A frog as a pregnancy test

The model animal I work with is the tadpole of Xenopus laevis, the South African Clawed frog. It has been a model system for developmental biology for a long time, so let’s look at the development:

[wpvideo 4NkVSztR]

Credit: BBC iWonder

Though most developmental biologists work with developmental stages that are even smaller and younger than what is shown above.

When I started working with these tadpoles, I wanted to learn about their ecology: where/how do they normally live? It turns out, there is little to no literature about this (please let me know if you know any!), despite the ‘model animal’ status that it’s had for at least 80 years. There is one thing though, that I came across in my search, that I found very strange and that I want to share here: Female Xenopus laevis have been used for pregnancy testing for quite a while during the last century. This is how it works (for instance described in this paper by Polack from 1949): you collect urine from the woman who might be pregnant, and then you inject that urine into a female frog. If she (the frog!) spawns within 2 to 12 hours, that tells you that there were gonadotropic hormones in the urine, meaning the women is pregnant.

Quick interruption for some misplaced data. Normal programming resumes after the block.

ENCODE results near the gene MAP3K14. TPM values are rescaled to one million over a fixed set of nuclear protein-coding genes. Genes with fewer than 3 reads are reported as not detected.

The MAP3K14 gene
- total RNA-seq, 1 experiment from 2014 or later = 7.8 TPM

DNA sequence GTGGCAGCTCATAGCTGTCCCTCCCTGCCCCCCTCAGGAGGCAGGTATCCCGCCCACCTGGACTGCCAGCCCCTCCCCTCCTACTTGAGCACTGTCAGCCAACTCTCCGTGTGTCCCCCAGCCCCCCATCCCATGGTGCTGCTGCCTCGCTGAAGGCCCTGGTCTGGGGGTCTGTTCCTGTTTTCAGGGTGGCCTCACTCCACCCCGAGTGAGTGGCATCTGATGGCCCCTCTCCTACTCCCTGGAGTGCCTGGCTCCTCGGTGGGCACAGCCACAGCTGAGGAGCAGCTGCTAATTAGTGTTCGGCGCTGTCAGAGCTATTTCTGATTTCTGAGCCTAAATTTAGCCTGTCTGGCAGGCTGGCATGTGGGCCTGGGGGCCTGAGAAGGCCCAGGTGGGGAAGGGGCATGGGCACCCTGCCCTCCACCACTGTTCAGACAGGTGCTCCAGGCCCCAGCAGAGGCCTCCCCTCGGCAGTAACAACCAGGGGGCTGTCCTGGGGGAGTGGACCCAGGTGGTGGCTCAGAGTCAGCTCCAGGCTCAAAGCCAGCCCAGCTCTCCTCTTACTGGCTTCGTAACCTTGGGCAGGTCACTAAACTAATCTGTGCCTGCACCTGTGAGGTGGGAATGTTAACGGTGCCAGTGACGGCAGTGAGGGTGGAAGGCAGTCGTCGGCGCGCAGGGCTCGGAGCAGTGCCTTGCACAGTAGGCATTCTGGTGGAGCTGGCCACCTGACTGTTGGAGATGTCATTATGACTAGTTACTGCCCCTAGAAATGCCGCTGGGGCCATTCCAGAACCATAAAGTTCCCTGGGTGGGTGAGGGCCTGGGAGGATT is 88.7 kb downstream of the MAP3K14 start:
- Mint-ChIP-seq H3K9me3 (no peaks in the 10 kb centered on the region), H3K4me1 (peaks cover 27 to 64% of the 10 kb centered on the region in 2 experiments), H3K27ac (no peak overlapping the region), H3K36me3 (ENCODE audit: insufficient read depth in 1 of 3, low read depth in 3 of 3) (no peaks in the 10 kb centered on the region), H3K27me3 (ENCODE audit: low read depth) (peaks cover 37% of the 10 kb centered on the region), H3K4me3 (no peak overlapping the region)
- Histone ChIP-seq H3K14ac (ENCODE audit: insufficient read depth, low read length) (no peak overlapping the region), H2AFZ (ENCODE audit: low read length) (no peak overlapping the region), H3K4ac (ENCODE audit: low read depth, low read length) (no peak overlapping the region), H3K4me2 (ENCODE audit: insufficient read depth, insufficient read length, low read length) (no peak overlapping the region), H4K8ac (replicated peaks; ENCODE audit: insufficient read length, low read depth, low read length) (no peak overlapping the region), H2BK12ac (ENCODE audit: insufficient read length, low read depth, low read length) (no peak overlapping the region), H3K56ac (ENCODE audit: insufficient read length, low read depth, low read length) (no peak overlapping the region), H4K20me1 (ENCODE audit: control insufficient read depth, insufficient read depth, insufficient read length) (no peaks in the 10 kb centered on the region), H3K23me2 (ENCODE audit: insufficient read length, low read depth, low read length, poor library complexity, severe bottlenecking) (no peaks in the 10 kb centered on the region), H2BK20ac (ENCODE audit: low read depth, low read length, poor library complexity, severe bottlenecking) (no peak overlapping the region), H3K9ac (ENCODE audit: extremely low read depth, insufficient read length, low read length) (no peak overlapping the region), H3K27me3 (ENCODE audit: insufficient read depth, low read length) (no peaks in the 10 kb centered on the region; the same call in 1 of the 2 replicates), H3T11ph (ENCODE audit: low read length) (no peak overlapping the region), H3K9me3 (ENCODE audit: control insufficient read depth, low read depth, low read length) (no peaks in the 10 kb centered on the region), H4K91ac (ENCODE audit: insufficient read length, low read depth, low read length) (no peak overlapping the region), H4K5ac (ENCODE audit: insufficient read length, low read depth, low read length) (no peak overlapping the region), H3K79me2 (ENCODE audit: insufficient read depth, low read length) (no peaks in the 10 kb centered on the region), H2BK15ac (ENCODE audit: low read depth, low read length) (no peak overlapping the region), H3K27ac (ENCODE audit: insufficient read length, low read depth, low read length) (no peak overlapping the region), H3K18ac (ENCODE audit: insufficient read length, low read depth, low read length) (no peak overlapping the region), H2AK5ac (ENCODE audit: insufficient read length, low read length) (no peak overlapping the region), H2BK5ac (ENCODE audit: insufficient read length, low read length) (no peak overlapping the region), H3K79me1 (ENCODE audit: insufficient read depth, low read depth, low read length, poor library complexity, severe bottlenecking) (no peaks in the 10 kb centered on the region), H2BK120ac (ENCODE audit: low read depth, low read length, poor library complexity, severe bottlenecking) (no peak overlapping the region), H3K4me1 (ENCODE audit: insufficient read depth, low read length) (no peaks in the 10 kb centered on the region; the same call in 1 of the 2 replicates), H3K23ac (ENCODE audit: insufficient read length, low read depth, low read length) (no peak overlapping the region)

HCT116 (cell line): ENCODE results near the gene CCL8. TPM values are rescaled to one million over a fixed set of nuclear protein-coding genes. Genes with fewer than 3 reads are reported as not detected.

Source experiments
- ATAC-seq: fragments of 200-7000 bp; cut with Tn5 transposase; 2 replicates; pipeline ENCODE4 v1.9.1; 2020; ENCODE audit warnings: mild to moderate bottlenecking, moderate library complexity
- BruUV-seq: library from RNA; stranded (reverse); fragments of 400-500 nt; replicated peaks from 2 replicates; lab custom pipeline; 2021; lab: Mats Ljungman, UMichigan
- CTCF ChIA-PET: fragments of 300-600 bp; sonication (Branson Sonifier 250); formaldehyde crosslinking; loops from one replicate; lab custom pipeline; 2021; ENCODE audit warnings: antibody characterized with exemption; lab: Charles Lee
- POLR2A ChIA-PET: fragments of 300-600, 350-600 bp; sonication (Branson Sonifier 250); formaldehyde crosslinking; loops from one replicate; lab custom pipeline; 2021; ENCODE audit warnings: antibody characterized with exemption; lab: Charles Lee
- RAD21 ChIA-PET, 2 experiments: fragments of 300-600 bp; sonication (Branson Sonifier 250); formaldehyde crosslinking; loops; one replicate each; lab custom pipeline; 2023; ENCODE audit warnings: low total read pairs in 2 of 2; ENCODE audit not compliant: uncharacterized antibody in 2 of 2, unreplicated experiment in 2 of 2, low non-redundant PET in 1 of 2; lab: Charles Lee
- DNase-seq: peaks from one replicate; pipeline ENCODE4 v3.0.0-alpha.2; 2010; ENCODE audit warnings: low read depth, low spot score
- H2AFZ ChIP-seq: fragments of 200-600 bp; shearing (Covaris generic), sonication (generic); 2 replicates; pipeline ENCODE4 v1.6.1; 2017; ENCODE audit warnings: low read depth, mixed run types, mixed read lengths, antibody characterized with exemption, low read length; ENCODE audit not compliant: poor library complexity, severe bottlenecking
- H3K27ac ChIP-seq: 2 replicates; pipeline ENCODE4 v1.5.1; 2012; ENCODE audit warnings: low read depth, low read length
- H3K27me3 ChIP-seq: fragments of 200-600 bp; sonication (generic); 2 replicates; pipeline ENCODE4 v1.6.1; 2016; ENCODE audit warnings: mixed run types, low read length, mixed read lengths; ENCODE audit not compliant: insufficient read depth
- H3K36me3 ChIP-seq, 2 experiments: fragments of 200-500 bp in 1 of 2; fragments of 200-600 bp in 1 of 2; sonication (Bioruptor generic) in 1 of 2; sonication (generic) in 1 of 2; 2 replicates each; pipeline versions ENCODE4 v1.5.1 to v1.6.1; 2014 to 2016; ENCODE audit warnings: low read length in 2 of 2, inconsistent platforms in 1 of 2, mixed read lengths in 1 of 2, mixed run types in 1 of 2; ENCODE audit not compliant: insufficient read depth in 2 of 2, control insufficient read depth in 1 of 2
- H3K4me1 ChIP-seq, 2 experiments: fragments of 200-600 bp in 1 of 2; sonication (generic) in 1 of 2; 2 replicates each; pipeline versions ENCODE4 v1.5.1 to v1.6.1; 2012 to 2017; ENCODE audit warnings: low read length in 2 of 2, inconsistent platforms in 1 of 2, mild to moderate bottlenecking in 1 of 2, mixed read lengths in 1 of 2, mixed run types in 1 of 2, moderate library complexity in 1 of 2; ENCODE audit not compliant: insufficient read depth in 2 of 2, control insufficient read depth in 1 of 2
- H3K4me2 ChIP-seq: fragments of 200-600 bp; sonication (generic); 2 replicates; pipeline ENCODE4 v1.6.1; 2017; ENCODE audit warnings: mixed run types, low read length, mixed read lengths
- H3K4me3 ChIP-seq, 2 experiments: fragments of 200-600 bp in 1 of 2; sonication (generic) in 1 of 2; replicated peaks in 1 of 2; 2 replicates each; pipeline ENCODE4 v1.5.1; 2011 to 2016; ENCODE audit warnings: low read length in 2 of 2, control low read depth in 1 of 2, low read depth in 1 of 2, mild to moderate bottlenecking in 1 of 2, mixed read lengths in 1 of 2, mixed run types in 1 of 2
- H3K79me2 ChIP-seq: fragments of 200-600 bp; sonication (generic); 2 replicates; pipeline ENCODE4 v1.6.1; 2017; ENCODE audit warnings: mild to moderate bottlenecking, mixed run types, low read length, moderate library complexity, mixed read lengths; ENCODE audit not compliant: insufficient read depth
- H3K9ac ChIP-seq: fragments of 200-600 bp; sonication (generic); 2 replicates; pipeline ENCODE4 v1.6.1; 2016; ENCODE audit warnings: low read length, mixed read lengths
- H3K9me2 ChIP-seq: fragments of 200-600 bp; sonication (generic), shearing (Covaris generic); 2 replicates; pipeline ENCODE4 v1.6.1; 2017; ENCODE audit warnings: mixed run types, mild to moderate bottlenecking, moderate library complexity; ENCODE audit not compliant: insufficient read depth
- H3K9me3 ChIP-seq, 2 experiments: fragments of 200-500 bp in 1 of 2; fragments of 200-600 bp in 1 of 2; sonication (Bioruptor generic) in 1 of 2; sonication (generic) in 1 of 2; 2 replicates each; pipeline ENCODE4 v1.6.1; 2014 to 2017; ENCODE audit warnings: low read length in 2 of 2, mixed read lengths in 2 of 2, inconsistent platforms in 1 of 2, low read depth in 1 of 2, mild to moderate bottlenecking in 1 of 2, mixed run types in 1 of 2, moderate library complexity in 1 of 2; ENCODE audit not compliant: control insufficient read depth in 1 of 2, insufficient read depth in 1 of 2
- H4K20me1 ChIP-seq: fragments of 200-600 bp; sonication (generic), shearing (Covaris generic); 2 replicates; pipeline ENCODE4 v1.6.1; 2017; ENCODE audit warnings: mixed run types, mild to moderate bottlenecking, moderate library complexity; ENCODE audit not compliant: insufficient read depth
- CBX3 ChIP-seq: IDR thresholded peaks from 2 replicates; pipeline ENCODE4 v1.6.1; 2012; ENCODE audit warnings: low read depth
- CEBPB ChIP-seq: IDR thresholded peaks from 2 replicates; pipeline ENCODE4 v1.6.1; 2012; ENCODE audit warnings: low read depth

Now, this seems all very reasonable for times when there were no other and easier pregnancy tests around. However, what I have always wondered: Who came up with the idea to inject human urine into a frog? I read around a bit, and of course there is some context – this did not just come out of the blue. Before frogs, pregnancy tests were based on rabbits or mice, also by injecting female human urine. However, those animals had to be killed and dissected to look at their ovaries, so an animal that indicates the presence of the hormone in question without killing it was much preferable. This is basically how Xenopus spread around the world – and probably it spread into the wild after new tests made the use of animals obsolete. And now they are pests and displace the native amphibians because they are more resistant to chytridiomycosis fungus… but that is a story for another blog post.

Sources/extra reading: A Slate article by Daniel Engber, an encyclopaedia britannica blog, and a report on what it was like to work as a ‘urine injector’ in the 1950s.

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